On the 27th November, Ms Patience Oniha, the Director General at the Debt Management Office, revealed that the Nigerian Federal Government has raised the sum of N10.5 billion from its savings bond scheme in just 18 months.
Speaking at the African Securities Exchanges Association Conference in Lagos, Ms Oniha was examining the topic of inclusive growth in Africa, primarily pertaining to digital finance, financial literacy, and the democratisation of wealth.
She revealed that this amount had been raised through the creation of the Federal Government Savings Bond in March 2017, which attracted a phenomenal 13,200 retail investors to the market.
The Federal Government Savings Bond and failing financial inclusion
Introduced in March 2017, the Federal Government Savings Bond was developed to boost domestic investor participation in the bond market. Functioning similarly to the RSA bonds offered by the government of South Africa, for example, it is essentially a type of debt-based investment, where money is loaned to the government in return for an agreed rate of interest.
Arguably successful in the realisation of this aim, the programme attracted 13,200 retail investors, who between them raised N10.5 billion. However, Ms Oniha lamented that this sum was minimal when one considered the amount spent by the government on the enlightenment campaign.
She suggested this was an indication of how much still needs to be done to strengthen financial inclusion within the country, and stated that the Federal Government’s target had not actually been met, despite the sum realised.
Ms Oniha further went on to share her insights into what could be done next, stating that one possibility being considered by the Debt Management Office is the potential use of phones – a strategy currently utilised in Kenya. This would allow investors to more directly participate in government securities.
She explained: “The issue around what technology can do in terms of raising capital is extremely important to us. We traditionally… have been serving only a segment of the market – the institutional investors and foreign investors – [and] there is no buy-side from the retail investors because they need to be knowledgeable and familiar to invest in the sovereign bond.”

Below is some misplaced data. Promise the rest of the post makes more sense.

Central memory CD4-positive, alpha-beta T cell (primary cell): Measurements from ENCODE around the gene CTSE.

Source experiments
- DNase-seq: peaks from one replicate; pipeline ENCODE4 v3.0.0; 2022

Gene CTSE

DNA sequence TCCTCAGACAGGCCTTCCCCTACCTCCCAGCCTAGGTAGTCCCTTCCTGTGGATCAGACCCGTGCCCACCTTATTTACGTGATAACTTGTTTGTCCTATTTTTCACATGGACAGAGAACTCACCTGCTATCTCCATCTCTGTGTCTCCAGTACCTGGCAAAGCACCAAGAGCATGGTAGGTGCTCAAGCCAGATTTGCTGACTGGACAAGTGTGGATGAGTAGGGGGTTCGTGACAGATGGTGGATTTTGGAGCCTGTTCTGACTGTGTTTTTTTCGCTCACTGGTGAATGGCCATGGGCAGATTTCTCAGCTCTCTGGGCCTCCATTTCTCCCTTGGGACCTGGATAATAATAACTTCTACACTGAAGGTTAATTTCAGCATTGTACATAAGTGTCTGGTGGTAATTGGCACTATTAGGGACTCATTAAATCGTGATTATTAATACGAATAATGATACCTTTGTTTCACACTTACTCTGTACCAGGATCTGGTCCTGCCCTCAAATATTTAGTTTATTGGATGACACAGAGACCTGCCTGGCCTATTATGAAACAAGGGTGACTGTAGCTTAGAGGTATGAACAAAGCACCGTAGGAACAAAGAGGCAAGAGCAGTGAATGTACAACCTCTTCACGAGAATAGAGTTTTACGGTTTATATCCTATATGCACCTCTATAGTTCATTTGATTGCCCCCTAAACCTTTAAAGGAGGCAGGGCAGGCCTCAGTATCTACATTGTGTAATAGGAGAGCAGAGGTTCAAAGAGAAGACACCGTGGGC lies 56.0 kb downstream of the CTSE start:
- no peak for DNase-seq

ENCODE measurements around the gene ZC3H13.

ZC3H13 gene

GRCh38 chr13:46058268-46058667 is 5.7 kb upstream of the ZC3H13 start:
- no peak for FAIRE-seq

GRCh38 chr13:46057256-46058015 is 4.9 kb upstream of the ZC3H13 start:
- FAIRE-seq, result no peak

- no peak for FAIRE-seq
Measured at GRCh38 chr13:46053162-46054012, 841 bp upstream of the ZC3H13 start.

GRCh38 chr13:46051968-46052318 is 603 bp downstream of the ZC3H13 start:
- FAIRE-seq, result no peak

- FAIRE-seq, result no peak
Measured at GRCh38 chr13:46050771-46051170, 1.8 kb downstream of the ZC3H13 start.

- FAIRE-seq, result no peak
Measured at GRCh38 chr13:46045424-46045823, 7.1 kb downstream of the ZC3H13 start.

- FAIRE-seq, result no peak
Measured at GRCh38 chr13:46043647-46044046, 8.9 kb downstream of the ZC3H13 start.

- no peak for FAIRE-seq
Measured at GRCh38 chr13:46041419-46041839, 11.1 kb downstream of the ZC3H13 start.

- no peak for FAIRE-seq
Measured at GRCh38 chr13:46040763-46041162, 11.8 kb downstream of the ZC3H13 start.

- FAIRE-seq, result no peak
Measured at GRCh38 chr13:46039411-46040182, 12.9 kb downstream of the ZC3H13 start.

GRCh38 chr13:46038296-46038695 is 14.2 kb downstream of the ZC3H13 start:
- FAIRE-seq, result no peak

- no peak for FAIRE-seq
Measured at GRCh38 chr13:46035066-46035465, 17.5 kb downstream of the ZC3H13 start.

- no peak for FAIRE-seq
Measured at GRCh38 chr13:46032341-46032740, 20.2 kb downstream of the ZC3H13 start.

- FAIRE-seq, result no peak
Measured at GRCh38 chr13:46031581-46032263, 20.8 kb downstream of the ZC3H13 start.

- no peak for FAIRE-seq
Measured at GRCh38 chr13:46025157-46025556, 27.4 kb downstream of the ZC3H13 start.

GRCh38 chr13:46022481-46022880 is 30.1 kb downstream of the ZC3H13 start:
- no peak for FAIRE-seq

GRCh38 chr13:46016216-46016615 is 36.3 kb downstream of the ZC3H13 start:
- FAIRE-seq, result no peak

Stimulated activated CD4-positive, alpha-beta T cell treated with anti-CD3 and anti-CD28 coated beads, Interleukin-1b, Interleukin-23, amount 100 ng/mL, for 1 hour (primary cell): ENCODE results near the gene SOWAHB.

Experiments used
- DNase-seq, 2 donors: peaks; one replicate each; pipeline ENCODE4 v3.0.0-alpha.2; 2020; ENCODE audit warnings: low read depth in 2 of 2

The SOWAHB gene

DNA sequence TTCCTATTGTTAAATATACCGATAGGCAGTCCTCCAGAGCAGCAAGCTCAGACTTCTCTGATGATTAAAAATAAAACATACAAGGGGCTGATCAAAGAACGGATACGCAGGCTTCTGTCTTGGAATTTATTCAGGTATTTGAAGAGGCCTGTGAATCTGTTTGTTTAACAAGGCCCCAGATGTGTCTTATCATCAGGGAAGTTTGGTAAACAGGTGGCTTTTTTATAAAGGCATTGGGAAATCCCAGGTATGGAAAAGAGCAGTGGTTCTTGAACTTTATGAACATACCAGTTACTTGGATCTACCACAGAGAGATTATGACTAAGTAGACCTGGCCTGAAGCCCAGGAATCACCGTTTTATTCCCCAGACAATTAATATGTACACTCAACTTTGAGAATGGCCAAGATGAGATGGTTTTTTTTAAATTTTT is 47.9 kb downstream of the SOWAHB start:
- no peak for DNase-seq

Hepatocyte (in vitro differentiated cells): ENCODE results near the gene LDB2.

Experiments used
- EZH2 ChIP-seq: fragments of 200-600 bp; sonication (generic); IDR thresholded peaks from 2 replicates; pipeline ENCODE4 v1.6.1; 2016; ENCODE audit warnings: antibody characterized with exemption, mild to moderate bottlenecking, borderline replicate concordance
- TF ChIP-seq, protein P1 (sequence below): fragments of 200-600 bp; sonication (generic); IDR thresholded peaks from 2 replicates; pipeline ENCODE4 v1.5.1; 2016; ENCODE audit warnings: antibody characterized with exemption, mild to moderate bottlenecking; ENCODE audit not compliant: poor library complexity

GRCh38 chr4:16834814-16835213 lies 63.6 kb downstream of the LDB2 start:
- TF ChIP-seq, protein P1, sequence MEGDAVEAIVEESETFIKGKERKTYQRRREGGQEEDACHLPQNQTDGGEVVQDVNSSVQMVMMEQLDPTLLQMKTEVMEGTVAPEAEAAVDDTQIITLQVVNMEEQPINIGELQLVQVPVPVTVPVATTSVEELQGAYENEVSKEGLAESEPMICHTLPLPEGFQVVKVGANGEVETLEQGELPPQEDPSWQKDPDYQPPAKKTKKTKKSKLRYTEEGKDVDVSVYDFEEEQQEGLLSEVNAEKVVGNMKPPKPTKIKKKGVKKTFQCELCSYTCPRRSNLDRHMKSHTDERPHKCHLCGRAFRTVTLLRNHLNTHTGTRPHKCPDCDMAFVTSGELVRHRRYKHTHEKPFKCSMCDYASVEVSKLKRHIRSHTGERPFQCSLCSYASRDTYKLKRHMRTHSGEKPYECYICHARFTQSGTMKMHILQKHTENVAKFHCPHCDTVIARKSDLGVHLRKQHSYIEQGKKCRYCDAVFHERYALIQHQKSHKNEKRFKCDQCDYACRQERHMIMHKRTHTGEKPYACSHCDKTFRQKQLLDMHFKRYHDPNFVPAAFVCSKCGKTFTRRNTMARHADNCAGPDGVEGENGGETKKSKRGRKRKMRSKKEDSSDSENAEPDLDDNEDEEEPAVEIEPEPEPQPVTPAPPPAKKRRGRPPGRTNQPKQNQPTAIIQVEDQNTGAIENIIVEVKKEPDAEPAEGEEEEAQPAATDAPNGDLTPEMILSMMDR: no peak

Looking to technology
Ms Oniha is not the only person to voice such views. Mr Albert Wigwe, the Managing Director of Access Bank Plc, also suggested that larger numbers of people could be reached via technology and its application.
Talking on the topic, he focused on the avalanche of technological changes which the world is currently experiencing, and noted that these could be used to reach more individuals and to enhance the service delivery provided by financial institutions.
He said: “The traditional way to make money is vanishing, so we need to look at other ways to make money and cut cost. We have 65 percent of Nigerians who are youths and they are an important segment of the society. At Access Bank, we are using technology to reach [them] and change how people transact.”
He specifically noted how phones are being used to replace cards and carry out business transactions even in the remotest of areas, suggesting that this is something both governments and financial institutions must take note of moving forward.
Could it be that the entire bonds market is now on the brink of a new and profitable revolution?